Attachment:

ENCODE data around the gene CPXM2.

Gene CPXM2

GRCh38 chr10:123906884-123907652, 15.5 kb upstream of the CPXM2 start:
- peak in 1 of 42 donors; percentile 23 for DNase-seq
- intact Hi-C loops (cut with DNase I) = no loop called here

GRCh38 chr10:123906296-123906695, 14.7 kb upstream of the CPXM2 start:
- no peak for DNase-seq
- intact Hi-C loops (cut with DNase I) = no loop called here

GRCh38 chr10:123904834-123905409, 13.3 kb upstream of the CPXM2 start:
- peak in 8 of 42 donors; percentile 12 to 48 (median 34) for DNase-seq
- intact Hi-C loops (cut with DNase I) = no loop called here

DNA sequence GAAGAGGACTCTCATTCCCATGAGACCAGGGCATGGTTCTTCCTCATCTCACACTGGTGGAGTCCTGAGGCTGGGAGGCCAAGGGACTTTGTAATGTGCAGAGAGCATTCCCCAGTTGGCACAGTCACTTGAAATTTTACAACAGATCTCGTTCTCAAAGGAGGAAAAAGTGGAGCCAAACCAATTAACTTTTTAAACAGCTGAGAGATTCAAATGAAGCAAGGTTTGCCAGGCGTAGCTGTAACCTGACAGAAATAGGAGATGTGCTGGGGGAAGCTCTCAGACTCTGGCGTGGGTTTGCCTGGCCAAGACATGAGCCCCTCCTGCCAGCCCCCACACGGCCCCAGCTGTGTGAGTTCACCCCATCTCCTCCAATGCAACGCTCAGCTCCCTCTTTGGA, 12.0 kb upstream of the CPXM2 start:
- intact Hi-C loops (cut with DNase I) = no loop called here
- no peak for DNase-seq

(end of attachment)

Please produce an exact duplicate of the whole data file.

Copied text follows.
ENCODE data around the gene CPXM2.

Gene CPXM2

GRCh38 chr10:123906884-123907652, 15.5 kb upstream of the CPXM2 start:
- peak in 1 of 42 donors; percentile 23 for DNase-seq
- intact Hi-C loops (cut with DNase I) = no loop called here

GRCh38 chr10:123906296-123906695, 14.7 kb upstream of the CPXM2 start:
- no peak for DNase-seq
- intact Hi-C loops (cut with DNase I) = no loop called here

GRCh38 chr10:123904834-123905409, 13.3 kb upstream of the CPXM2 start:
- peak in 8 of 42 donors; percentile 12 to 48 (median 34) for DNase-seq
- intact Hi-C loops (cut with DNase I) = no loop called here

DNA sequence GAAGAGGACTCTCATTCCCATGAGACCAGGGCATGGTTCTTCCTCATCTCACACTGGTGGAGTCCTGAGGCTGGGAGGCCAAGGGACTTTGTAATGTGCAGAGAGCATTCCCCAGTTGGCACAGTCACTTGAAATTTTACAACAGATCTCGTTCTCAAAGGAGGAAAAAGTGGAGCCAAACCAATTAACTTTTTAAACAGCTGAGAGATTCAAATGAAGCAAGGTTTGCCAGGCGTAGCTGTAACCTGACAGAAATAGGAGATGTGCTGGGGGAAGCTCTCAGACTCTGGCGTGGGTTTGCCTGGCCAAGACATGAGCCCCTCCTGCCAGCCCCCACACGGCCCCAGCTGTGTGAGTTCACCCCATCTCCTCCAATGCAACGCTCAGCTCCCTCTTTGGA, 12.0 kb upstream of the CPXM2 start:
- intact Hi-C loops (cut with DNase I) = no loop called here
- no peak for DNase-seq